So let’s take a look at our 5th spa trend prediction for 2010 called “The Hybrid Spa” and see how we did. (Hint, my grade is lower than the first four trends on this one.)
Last year at this time we were noticing a movement toward fusing several concepts together. For many years we had seen a certain cookie cutter approach to spa: an establishment with massage, facials, body treatments, mani/pedi, make-up, Enya music, soft lights, a boutique, and a name that usually started with the letter A that linked itself to Sanskrit. (ok, I just threw in that last bit to vet my frustration about all those A spas I have a hard time keeping straight…Amani, Amano, Avania, Aji, Amatra, Aspira, Anara, Alilla…you get the picture. Sanskrit? Or internet search advantage? Hmm.
So here is how we described the Hybrid Spa.
The modern spa is increasingly a “hyphenated” affair, with spas incorporating far more fitness, fitness centers incorporating more spa, hospitals incorporating spa elements, and spas bringing in more medical doctors and specialists. The era of the spa/fitness/integrated-health-center/hospital/spiritual-retreat/wellness-center/beauty-clinic is on a serious upswing. It’s one integrated human body, after all, and the “pure” spa is on the decline, while the hybrid spa is busy inventing new you-name-it, plugged-in models.
According to a recent industry survey, 64 percent of spas today still identify themselves as a “pure spa,” but 38 percent of those plan to add hybrid (fitness, complementary medicine, etc.) elements in the future. So with only 26 percent of spas vowing to remain “pure,” the profusion of hybrid models on today’s spa showroom isn’t surprising. Twenty percent of spas now offer exercise/fitness, 29 percent offer wellness/complementary medicine (acupuncture, etc.), 35 percent feature spirituality/mind offerings (meditation, etc.), while 25 percent offer classes on wellness topics, etc. For consumers, it means your exercise and overall health and wellness regime—and your spa—are naturally merging.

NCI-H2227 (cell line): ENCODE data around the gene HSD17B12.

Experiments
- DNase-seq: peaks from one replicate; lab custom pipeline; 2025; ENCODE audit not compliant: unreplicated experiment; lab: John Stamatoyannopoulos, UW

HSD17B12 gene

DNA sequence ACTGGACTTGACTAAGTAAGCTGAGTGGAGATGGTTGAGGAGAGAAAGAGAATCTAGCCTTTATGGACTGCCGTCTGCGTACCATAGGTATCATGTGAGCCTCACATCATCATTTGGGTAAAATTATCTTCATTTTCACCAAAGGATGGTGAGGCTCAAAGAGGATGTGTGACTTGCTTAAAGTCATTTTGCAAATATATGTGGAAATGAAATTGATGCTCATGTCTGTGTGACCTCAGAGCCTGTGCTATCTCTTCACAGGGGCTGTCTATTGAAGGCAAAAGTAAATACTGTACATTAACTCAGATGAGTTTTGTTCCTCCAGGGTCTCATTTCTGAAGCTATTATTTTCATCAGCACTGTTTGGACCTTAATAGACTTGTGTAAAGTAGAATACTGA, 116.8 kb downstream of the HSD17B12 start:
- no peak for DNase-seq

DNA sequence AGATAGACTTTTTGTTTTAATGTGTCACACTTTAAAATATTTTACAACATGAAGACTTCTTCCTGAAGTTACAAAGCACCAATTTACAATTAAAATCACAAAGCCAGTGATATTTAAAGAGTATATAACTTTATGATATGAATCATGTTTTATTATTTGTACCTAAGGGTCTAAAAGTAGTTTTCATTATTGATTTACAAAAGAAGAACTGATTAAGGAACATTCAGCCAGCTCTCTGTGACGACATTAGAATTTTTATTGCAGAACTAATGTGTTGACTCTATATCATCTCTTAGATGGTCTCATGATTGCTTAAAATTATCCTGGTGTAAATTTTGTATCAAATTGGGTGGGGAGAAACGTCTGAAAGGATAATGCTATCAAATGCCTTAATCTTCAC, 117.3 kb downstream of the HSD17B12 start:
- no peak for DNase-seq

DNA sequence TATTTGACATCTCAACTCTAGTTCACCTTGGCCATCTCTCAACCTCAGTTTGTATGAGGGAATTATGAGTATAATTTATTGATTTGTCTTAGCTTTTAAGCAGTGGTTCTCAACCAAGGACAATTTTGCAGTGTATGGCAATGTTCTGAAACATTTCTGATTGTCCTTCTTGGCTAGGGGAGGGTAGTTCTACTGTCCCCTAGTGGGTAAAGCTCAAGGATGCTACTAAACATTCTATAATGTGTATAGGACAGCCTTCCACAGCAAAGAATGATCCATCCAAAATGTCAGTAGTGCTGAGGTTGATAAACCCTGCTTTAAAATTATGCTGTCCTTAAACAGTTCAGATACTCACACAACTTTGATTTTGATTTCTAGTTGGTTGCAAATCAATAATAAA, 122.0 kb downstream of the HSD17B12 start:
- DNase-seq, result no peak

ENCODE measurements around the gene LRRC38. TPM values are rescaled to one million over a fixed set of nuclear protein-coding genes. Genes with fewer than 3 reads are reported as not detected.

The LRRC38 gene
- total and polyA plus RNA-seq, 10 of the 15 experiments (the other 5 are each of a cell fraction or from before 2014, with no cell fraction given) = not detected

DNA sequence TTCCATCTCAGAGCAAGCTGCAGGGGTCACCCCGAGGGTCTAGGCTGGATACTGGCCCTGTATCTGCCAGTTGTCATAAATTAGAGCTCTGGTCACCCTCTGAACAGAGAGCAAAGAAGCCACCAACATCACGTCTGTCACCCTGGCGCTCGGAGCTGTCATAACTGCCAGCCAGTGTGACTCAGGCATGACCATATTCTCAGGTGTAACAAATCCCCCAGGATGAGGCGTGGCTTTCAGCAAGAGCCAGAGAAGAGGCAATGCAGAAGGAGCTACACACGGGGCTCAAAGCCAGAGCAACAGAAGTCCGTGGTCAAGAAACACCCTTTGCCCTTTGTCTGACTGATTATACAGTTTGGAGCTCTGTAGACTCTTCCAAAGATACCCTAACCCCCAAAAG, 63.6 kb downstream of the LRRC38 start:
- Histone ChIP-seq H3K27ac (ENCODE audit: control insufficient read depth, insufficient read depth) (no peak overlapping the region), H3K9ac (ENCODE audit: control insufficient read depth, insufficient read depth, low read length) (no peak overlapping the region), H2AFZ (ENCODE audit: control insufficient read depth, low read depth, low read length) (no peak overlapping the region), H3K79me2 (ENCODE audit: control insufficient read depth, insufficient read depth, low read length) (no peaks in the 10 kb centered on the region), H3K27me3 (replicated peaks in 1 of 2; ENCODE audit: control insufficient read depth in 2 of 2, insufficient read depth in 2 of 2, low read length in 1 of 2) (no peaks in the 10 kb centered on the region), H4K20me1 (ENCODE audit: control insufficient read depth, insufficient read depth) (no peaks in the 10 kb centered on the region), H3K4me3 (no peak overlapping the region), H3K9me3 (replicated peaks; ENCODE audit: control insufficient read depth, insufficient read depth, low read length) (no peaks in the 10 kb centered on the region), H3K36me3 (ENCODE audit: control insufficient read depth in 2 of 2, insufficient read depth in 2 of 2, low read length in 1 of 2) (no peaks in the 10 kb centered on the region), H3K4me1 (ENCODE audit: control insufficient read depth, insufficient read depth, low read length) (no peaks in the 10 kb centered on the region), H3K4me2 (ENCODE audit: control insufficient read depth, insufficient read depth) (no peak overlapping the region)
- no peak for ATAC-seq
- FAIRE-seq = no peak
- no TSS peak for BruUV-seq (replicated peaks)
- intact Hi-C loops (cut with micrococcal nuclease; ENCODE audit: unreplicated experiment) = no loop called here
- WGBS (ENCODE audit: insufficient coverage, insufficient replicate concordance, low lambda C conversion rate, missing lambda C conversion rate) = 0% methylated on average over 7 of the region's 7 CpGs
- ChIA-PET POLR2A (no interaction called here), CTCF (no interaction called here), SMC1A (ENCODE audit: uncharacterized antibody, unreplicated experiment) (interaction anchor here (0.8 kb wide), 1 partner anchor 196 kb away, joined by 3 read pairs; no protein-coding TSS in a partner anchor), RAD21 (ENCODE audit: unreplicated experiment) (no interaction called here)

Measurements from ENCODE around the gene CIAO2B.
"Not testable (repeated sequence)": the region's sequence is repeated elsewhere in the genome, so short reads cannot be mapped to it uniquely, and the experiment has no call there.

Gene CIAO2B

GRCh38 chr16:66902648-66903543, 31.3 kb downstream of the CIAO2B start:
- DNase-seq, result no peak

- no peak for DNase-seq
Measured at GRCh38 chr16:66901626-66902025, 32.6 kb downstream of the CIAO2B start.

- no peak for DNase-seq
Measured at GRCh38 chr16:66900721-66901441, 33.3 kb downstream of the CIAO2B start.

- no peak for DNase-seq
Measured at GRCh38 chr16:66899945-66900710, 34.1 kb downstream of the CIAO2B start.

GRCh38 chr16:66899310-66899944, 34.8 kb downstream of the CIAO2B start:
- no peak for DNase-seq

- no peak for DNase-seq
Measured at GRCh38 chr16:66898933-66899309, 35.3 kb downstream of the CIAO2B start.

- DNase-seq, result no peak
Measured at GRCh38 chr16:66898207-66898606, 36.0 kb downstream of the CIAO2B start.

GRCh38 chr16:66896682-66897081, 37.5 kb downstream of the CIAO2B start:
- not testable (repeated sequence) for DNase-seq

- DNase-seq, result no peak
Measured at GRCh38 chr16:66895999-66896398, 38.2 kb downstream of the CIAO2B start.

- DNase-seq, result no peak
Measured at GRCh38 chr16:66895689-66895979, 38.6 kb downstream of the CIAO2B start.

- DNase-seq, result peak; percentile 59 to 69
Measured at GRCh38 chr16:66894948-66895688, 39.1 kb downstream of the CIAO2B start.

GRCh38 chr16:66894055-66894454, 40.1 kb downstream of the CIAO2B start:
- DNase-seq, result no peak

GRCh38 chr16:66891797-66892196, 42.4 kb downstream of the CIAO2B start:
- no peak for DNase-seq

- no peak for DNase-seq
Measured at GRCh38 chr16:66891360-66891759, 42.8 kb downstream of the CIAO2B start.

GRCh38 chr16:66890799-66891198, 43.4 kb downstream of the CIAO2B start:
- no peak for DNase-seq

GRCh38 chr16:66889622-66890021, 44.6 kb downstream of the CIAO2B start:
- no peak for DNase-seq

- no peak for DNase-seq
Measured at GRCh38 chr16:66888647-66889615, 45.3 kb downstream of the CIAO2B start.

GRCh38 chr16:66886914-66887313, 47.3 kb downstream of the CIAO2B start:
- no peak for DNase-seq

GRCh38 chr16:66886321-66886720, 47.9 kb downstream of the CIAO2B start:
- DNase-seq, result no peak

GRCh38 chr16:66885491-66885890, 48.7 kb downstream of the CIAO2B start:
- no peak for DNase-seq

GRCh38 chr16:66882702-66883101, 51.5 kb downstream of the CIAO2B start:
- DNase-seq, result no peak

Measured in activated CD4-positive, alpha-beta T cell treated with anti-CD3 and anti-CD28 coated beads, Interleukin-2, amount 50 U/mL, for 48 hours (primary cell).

Consider the hyphens: “club spas” combining fitness and spa, chiropractic and spa, “Biggest Loser”-style boot camps and spa, mobile spas within hotel spas, every breed of medical and spa, “beauty bars” combining manicures and martinis, hospitals morphing into “integrative health centers” or “spa-spitals,” spa and fertility, spa and meditation, spas providing cancer care—even spas integrating fitness programs that are themselves fusion-hybrid models: spinning yoga, pilates, ballet, kettle balls, weights, hula hoops—you name it—into new amalgams. Fueling the trend: Investors are more keen on spending on the broader health and wellness category today than on pure spa.
Examples include: Nuffield Health (200 U.K. facilities), combining the hospital/clinic/diagnostic center with the health club and full spa services, interweaving yoga, physiotherapy, etc.; the Malo Clinic Spa at the Venetian Macau-Resort Hotel in China, an integrative wellness center offering both comprehensive medical treatments and executive health checkups (six operating theaters, a staff of 50 doctors, etc.) with a full spa featuring 100 spa therapists; Exhale MindBodySpa (15 day spa locations from Los Angeles to the Caribbean), integrating yoga and fitness classes, acupuncture, nutrition, workshops, fertility programs, etc., around the core spa model; and Joan Lunden’s Camp Reveille, combining a traditional women’s “summer camp” with spa, set to travel to destination/resort spas across the U.S. next year. Still to come? Word has it that trendy global clothing giant Urban Outfitters will be rolling out a hybrid of its own.
Upon review, I can see that, yes indeed, we are seeing lots of hybrids. But I am also struck by how broad of a definition we were using for hybrid! It pretty much cast almost any spa that added a point of differentiation as a hybrid. Tsk Tsk. On the other hand I have heard from people – including someone as astute as Michael Tompkins, GM of Miraval – that this trend was a real inspiration for 2010. Michael mentioned that it spoke to him in a way that resulted in all kinds of creative additions to Miraval’s programming!
So while I would probably grade myself a C for not defining hybrid more clearly, I am going to balance that out with a A for having listed a heck of a lot of great examples of hybrids happening out there. So in the spirit of the hybrid…I will give myself a B on this one.